The following is the paper to which I have alluded, and which I hereby submit to you, exactly in the form in which it was reduced one month ago.
On looking into a late paper, I discover another among the many arguments which are thrown out in these days on the Indian question. And in as much as it seems to savor a little of professional custom, and it being intimated to me as more than probable, that it has dropped down from a high place, I am disposed, having a little leisure, to pay it so much respect, as to offer a few, perhaps, unimportant, criticisms-not in a professional way, but in the plain way of common sense. Of all questions of great public interest, forced upon the responsible consideration and enactments of our high authorities, none perhaps have ever yet come, or are likely to come, before them demanding more imperiously what Mr. Jefferson has somewhere called 'a reference to original principles' ' w___ by construction I would denominate a reference to common sense-to common feeling- to certain indelible principles of natural justice ' of natural conscience, which the Creator has stamped upon our moral being--which were announced with such solemnity ' high purpose in the Declaration of Independence--which are recognized in various forms in the fundamental works of our civil and social fabric-and which, whatever authorities and refinements of law, so called, may be superinduced, will yet, in the serious hour of reflection, steal upon our hearts, challenge and secure our respect, unless, in spite of all argument, we are resolved upon our course.
I think it cannot for a moment be doubted, that the aborigines of this country stand in relations to our General Government and to the State Governments, in some respects and to a certain extent, anomalous. And so far as this be a fact--and so far as constitutional law, and superadded statutes and covenants do not speak of unequivocal language in application to those practical questions enforced upon us in our treatment of them--so far we are thrown back upon 'original principles'--upon the naked forms of wright and wrong, as delineated in morals by the disinterested voice of mankind--which voice is the recognized common law of honest political casuistry. Yes--so far we are thrown back upon those universally acknowledged principles of respect and kindness for human nature, to which, in all cases, we are obliged, wherever we meet with the forms of humanity, and in whatever adventitious relations man presents himself to us, without a written statute for our guide. And woe be to us, if we make a law for these occasions only to suit our own purposes, and to the abuse of a fellow being-to the infraction of the acknowledged rights of humanity.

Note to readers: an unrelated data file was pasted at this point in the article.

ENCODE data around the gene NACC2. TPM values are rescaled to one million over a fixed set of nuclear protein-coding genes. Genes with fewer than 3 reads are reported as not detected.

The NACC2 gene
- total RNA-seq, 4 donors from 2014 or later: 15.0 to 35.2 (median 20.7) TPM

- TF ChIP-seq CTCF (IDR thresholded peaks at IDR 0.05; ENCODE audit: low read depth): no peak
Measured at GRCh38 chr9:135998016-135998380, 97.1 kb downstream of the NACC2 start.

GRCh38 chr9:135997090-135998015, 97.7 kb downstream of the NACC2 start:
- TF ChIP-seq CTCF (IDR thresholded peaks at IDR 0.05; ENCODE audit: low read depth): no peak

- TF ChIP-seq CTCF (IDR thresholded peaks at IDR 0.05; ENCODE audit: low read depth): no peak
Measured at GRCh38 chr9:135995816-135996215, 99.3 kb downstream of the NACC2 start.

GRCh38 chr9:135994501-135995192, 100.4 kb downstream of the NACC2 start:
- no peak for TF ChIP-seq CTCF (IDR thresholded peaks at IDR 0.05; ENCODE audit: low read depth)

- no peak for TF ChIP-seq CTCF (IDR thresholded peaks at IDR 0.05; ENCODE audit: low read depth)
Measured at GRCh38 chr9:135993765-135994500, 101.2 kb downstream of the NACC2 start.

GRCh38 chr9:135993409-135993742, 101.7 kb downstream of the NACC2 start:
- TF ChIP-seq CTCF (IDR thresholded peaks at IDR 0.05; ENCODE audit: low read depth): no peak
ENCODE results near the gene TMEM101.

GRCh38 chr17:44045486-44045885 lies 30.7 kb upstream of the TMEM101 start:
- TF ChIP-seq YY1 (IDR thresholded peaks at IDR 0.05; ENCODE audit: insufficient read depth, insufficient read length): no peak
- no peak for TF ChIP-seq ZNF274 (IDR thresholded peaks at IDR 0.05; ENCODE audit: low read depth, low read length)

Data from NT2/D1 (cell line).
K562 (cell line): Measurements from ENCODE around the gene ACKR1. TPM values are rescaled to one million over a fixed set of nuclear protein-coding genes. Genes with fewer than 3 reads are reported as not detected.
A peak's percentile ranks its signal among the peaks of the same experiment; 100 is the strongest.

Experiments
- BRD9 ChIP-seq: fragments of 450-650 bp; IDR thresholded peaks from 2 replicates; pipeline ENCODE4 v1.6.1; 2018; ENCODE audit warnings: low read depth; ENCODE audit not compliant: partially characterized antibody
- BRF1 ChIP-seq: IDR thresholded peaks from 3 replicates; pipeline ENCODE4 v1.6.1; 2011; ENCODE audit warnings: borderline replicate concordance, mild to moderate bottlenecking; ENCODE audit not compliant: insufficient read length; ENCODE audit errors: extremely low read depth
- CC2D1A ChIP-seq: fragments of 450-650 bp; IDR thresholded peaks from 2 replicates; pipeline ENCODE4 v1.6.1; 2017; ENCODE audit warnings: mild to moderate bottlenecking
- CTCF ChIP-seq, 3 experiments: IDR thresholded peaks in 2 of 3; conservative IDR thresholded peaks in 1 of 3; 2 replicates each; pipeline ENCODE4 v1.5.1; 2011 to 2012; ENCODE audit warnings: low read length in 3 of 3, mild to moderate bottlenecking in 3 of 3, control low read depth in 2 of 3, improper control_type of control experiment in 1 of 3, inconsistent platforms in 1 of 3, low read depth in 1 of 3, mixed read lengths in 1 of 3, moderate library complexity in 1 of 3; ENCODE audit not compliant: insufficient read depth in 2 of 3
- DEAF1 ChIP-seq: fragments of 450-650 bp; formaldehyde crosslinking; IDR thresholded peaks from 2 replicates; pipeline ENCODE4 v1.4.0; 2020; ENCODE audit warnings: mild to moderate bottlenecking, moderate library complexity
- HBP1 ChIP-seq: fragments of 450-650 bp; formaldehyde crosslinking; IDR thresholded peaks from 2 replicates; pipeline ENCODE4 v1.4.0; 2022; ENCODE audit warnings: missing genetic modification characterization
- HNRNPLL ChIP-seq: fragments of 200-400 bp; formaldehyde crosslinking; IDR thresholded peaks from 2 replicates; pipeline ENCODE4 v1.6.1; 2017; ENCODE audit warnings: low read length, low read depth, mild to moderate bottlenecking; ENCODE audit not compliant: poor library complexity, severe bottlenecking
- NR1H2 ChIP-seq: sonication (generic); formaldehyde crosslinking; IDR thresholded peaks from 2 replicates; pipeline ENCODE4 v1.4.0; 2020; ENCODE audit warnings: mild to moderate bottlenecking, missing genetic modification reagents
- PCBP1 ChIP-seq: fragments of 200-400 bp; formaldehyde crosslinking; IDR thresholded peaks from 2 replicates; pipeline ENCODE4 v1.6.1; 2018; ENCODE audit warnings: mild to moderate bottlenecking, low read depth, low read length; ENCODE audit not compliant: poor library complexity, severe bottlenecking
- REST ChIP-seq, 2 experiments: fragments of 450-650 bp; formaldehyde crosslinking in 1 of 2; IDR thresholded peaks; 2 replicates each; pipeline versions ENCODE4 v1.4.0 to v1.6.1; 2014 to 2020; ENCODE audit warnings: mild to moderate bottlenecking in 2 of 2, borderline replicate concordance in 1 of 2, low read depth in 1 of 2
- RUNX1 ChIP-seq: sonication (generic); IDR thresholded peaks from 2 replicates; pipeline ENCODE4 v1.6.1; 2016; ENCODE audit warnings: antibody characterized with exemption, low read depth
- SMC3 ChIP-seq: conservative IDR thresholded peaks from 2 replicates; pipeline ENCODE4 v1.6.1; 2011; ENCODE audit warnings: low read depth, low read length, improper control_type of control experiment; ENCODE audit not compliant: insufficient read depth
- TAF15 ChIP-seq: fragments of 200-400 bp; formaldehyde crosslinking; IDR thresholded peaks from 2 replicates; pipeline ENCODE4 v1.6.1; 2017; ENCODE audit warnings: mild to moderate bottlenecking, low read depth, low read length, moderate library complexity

But as it happens, the relations of the Indian to us are not altogether anomalous.-Though sparsely defined in constitutional law, they are yet unequivocally recognized in that code. And so far cannot be made a subject of doubt. But they are more minutely defined in the form of sundry covenants, which have been solemnized between them and us from the beginning and in all succeeding periods of our political and social contact. These instruments too will speak, and are now speaking, for themselves. And it is believed, that the conscience of this community has not yet arrived to that condition of obtuseness, as to be altogether insensible to the obligation of those covenants, or to subscribe to the doctrine, that they were mere political 'expedients.' So far, therefore, as constitutional recognition and mutual covenant go, the Indian has a shield of protection over him, which nothing but extreme violence can throw aside and expose him to injury. And over and above this, for the decision of all anomalous questions, there is the public conscience of the nation and of the world retaining, cherishing and swearing eternal fealty to the common law of respect (variously and largely recognized in form,) which men, in their social and political relations, owe to each other. And however, this law may be violated for a time, or to some extent, by the excesses of intemperate and infatuated party zeal and local interest, a d=redeeming power will still remain, decreed by the high Providence of heaven, as an inextinguishable attribute of the human breast, and so nobly asserted in various forms and throughout the civilized world by the friends of human right and advocates of the oppressed.